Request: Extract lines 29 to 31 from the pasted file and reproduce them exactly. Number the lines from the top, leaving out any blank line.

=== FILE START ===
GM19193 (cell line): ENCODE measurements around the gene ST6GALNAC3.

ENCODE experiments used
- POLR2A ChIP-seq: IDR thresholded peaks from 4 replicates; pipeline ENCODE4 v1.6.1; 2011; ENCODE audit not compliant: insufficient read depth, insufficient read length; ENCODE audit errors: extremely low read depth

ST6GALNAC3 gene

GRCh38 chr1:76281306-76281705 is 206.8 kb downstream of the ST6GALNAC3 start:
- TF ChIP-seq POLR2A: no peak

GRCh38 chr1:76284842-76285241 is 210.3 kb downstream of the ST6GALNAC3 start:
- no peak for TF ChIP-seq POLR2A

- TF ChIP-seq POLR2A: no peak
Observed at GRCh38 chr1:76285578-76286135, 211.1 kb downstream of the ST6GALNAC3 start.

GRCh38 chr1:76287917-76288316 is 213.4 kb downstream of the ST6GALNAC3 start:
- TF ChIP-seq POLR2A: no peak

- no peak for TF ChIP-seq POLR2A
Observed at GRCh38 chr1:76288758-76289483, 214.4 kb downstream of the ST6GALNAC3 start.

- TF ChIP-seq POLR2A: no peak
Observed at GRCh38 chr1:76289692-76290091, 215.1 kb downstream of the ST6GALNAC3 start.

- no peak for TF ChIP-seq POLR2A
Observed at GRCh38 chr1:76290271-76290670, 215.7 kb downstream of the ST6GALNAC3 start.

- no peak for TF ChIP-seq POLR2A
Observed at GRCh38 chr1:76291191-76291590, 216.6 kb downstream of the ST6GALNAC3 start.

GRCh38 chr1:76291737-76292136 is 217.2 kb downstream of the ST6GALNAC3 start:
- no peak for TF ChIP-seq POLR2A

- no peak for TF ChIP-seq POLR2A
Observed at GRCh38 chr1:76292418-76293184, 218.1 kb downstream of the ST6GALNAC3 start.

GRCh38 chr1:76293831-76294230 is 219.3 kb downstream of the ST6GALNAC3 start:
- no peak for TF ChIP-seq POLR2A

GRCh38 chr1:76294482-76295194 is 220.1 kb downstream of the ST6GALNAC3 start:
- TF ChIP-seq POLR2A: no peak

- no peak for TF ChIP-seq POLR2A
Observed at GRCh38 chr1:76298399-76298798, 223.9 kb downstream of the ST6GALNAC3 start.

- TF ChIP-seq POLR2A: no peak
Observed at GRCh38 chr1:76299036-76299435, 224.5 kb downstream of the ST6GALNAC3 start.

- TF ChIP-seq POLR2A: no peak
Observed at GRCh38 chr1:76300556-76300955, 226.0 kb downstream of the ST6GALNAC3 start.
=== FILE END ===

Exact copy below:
- no peak for TF ChIP-seq POLR2A
Observed at GRCh38 chr1:76298399-76298798, 223.9 kb downstream of the ST6GALNAC3 start.

- TF ChIP-seq POLR2A: no peak